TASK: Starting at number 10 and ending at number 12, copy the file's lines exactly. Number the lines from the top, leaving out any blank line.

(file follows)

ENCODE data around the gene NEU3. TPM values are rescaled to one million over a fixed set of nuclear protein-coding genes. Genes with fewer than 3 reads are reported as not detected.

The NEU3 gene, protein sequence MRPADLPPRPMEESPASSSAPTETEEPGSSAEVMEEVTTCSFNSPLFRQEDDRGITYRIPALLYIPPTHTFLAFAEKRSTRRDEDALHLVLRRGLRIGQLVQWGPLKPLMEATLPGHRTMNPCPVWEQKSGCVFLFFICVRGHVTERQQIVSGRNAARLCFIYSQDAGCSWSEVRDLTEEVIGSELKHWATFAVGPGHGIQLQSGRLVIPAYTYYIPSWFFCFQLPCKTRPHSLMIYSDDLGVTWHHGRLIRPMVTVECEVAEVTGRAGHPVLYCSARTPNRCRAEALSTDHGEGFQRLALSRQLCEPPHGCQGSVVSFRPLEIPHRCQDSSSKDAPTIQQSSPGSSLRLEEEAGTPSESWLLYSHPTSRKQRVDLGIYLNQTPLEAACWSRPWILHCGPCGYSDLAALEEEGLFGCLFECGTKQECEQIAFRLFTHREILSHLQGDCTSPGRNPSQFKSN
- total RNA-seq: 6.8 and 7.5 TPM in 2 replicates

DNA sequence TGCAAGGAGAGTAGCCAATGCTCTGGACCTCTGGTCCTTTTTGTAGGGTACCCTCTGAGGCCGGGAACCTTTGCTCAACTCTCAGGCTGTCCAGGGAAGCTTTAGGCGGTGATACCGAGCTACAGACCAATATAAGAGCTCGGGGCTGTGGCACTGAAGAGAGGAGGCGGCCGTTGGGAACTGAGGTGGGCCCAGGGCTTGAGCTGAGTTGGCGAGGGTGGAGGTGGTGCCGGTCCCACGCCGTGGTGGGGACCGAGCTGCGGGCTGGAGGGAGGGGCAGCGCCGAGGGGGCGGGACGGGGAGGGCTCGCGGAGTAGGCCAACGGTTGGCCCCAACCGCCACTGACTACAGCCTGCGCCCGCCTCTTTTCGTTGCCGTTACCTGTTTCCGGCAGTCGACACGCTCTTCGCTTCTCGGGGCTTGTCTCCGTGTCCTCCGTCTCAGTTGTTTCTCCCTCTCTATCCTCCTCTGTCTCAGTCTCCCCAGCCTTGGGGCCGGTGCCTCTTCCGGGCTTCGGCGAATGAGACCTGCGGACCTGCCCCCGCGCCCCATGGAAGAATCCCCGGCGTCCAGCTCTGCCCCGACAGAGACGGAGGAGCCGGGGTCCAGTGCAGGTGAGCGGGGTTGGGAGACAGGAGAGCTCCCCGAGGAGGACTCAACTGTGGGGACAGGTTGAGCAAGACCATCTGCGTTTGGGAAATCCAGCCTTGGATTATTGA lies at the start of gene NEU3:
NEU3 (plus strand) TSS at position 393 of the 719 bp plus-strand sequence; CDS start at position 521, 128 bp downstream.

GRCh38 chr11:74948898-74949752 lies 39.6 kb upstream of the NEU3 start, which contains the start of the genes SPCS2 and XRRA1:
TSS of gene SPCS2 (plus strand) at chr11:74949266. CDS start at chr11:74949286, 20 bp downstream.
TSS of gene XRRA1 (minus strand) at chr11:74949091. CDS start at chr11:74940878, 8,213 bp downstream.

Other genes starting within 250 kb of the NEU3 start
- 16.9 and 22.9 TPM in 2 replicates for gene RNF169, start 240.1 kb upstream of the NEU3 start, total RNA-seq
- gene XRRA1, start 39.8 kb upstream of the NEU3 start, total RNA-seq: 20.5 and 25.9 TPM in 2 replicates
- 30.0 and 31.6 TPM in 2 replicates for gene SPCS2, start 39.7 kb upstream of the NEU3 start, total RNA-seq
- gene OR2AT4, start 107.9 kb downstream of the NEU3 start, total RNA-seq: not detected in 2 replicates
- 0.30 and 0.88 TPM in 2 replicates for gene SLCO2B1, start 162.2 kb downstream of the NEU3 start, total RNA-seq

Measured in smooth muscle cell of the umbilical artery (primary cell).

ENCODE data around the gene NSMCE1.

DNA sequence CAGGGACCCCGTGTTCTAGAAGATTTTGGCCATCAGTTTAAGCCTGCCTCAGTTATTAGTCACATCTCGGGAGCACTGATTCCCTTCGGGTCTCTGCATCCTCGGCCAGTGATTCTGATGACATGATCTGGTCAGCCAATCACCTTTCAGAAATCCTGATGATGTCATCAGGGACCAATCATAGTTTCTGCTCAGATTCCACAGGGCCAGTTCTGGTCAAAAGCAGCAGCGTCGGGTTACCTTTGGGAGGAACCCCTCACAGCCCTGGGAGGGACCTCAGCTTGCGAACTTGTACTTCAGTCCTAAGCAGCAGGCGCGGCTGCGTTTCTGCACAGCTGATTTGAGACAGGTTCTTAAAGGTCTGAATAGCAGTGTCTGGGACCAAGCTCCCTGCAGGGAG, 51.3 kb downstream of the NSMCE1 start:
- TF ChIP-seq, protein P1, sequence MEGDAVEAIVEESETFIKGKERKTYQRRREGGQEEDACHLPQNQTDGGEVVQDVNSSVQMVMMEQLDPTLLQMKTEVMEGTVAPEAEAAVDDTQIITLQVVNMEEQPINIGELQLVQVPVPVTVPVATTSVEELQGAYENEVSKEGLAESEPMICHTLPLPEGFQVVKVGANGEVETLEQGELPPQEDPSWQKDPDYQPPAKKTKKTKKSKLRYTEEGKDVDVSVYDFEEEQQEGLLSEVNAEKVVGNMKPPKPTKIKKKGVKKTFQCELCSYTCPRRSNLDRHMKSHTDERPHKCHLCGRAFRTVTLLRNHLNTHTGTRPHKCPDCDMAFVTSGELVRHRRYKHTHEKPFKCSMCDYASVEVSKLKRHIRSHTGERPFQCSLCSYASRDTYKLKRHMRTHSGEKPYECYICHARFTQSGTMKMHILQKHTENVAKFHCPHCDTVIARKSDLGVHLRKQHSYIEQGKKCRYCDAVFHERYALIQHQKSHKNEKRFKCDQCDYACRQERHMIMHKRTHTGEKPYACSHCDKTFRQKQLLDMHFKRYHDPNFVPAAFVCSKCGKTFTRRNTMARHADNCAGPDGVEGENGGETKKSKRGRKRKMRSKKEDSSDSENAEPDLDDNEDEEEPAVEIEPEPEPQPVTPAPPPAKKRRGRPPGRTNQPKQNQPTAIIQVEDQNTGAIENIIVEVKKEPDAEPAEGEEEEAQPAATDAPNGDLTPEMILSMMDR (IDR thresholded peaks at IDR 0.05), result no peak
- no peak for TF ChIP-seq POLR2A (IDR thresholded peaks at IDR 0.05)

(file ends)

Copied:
- 16.9 and 22.9 TPM in 2 replicates for gene RNF169, start 240.1 kb upstream of the NEU3 start, total RNA-seq
- gene XRRA1, start 39.8 kb upstream of the NEU3 start, total RNA-seq: 20.5 and 25.9 TPM in 2 replicates
- 30.0 and 31.6 TPM in 2 replicates for gene SPCS2, start 39.7 kb upstream of the NEU3 start, total RNA-seq